college, university, high schools, 2-tier leagues and so on. I am a bit
different. I also need to go to pro games, because the best prospects play in
pro-leagues in Europe. Pro scout scouts the NHL, AHL or other lower pro-leagues
or semi pro-leagues. But also if they have a time, like our pro scouts Brad
"Motor City Smitty" Smith and Garth Joy, they also try to help us and
scout some amateur games too.
How did you enjoy the NHL
Combine? Did surprise you something at this event?
I really enjoyed the Combine. Those were tough days for players and also
for scouts. We had over 70 interviews. Nothing really surprised me a lot, just
that the North American players are nowadays so well prepared for this event
that they look already like young athletes. This Combine is a bit tougher for
European players, because they just flew over (jet lag) and sometimes we need
to use translator to do interviews, which is not great at times.
If you remember on some funny or
very interesting story related to your job for the Avalanche, please, share it
There are quite few stories in my 15 years of scouting but this one was
something that I will always remember. In 1999, I drove from Prague to Ceske
Budejovice in Czech Republic to watch a pro game. After the game I stayed there
and next day I started to drive from Ceske Budejovice to Litvinov. I wanted to
take some "back roads" since I had a lot of time.
I was around town of Sedlec when a dog ran across the road and I had to
dodge the dog. It was snowing and also a bit slippery, so my car started to
spin and I went off the road to the some farmer´s field. I was lucky that I was
not injured there. I got up from my rented car and walked to the road and
waited till somebody to show up. First car did not stop, second car did and I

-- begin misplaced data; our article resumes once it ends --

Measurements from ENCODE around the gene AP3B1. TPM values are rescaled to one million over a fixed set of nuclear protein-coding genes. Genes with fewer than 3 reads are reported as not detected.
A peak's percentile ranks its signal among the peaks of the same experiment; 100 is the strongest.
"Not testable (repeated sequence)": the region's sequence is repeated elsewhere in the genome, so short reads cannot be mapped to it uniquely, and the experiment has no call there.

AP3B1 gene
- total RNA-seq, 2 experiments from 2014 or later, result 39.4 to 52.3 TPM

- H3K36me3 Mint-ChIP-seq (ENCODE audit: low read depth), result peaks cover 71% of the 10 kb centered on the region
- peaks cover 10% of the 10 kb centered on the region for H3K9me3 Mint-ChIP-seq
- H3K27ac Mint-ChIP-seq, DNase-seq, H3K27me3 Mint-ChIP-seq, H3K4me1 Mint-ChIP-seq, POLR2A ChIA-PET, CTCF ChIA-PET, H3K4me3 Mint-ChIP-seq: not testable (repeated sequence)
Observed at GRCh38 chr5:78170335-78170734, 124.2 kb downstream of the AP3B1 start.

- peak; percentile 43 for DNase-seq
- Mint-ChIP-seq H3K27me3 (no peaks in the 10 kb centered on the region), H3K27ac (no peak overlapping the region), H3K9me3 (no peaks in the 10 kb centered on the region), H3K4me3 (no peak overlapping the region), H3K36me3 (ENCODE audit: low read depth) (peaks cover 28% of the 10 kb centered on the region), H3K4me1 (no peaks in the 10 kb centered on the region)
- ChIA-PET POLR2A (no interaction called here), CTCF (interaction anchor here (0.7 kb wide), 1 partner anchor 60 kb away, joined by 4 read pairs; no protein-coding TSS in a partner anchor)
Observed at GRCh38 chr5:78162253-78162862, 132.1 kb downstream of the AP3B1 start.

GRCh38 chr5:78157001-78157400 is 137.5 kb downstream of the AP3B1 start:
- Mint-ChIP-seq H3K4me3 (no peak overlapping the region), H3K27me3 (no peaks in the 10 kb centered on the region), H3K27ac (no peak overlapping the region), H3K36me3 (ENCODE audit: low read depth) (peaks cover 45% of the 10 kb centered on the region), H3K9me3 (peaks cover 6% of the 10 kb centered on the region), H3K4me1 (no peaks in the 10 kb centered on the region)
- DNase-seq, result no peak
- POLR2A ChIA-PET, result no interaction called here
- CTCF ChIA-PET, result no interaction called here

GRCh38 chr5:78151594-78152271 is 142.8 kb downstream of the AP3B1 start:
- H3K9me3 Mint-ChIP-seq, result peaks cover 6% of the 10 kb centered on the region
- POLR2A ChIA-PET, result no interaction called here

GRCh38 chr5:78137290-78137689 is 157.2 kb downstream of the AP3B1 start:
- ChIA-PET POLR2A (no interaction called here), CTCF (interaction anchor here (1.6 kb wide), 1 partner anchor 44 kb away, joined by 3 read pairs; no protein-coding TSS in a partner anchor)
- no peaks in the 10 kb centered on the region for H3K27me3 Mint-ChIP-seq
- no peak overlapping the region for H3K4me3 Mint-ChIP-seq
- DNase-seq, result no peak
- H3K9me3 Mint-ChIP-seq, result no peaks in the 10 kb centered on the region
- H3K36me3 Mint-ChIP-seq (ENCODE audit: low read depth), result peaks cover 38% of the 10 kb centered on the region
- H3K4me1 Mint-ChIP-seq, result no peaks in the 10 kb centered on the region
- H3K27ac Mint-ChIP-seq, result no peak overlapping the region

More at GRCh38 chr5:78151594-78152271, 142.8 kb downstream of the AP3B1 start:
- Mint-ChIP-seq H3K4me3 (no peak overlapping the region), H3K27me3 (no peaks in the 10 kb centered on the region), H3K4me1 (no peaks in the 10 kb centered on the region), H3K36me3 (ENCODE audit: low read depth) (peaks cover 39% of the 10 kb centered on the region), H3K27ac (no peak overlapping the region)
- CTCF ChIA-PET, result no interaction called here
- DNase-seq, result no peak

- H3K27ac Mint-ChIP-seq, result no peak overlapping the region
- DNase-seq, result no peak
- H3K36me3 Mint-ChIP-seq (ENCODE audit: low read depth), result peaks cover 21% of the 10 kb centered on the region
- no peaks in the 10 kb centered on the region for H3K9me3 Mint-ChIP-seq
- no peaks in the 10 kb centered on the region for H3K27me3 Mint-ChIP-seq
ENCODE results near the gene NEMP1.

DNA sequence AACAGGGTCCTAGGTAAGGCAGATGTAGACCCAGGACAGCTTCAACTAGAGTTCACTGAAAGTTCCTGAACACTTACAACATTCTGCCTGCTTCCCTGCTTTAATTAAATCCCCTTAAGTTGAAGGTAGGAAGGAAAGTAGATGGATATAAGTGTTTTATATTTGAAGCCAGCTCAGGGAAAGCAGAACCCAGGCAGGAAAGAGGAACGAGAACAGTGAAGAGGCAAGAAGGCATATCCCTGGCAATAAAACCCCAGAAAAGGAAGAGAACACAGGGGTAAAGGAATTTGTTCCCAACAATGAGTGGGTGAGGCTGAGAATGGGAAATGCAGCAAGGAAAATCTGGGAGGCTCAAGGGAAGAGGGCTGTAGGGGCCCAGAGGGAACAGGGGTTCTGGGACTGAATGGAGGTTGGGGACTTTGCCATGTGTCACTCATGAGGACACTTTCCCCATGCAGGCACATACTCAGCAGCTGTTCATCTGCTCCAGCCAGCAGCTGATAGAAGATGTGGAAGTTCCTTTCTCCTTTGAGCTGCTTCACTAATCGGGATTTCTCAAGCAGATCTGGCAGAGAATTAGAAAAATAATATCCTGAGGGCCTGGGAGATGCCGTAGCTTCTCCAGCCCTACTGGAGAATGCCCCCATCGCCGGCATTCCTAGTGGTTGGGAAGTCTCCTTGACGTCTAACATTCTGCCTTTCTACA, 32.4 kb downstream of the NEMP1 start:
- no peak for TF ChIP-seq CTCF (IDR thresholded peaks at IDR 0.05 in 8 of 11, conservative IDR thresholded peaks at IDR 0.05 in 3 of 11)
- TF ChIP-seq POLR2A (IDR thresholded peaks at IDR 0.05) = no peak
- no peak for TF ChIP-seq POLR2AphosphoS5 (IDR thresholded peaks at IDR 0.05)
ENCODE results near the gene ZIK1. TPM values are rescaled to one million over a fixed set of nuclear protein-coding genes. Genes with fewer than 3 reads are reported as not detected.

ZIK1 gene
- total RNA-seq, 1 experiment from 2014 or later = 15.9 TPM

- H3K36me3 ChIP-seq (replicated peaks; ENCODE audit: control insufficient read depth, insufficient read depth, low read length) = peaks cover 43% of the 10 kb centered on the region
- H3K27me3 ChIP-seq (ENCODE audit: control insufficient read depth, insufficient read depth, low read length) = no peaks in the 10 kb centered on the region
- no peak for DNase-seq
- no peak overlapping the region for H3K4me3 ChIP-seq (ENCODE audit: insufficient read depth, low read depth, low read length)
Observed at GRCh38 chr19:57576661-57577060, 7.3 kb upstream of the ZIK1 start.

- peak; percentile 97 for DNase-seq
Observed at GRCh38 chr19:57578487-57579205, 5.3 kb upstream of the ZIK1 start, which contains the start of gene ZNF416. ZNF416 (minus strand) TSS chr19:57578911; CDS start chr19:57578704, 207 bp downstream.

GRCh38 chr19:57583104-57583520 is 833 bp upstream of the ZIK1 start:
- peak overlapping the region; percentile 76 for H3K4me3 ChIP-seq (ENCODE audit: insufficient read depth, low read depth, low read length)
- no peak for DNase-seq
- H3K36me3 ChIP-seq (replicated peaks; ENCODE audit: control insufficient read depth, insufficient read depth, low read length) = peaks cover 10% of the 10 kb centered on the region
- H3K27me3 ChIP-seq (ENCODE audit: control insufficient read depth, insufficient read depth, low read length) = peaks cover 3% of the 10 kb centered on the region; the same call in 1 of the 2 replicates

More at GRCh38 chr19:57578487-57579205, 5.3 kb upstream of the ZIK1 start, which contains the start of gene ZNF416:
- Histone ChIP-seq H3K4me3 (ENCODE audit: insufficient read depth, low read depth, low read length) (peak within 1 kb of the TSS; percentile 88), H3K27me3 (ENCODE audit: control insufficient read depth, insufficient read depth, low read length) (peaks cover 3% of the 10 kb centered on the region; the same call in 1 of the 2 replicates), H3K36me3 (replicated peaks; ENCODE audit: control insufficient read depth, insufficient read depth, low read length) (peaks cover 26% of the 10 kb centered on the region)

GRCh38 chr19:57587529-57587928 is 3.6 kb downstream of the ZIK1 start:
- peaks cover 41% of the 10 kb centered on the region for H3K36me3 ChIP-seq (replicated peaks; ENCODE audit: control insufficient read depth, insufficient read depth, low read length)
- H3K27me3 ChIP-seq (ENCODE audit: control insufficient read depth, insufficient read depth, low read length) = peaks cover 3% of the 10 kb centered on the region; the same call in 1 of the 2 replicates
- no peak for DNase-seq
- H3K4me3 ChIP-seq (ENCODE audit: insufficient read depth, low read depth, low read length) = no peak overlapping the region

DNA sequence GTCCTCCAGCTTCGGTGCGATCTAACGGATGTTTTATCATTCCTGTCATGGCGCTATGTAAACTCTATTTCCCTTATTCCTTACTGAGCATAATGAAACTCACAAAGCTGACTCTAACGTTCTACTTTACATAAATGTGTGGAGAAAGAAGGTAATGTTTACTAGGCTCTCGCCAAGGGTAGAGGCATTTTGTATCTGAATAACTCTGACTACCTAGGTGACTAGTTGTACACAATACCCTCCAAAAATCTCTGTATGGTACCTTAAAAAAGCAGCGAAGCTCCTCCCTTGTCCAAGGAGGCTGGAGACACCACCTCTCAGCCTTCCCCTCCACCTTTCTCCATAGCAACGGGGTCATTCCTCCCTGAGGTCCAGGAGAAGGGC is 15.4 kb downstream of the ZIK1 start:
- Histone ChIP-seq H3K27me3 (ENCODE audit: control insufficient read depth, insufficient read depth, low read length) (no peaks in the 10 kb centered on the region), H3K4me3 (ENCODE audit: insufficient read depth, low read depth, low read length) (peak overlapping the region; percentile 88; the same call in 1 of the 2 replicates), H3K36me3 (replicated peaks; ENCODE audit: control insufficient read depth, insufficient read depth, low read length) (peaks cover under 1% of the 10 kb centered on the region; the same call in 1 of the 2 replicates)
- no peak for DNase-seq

communicated with the driver with my English and German. He called the police
that was good because I needed some documents what happened for my rental
Police came and I went to sit in their car and we communicated in German
language. My car was still on the field. Some farmer came and started to pull
my car out of the field with his tractor, while I was in a police car looking
out of the back window. Then I saw local bus coming and looked like bus driver
was looking out from his window to the field at my car and a tractor and he did
not pay any attention to the police van where I was sitting. I saw bus coming
and coming then I just yelled to the policeman "watch out". Same time
bus hit us in the back of the police van. Me and the cop were inside and were
bouncing like lottery balls inside the lotto machine. I hit my head and
shoulder and also my leg and I had window glass all over me.
Now we were on the field too inside the police van. We got out from the
side door and bus was in the ditch too. Police did an alcohol-test to the bus
driver. Bus was stuck now and all the passengers had to get out of the bus and
also their luggage too. After a farmer pulled my car out of the ditch with his
tractor, then was bus turn. My car was almost in 100% condition so I wanted to
catch the game in Litvinov. Police let me go even they wanted to me to go to
the hospital to just make sure everything was ok.
I made it to the Litvinov, watched the whole game and drove back to
Ceske Budejovice and took some aspirin when I got to the hotel. Next morning I
could barely walk and went to the local hospital. I had sprained my left knee I
was a bit in pain. Next time I will not go to the game. That is what I learned.
Source of the photos: Joni Lehto´s archive, www.ts.fi and http://kauppa.se
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11/06/2013 - 15:30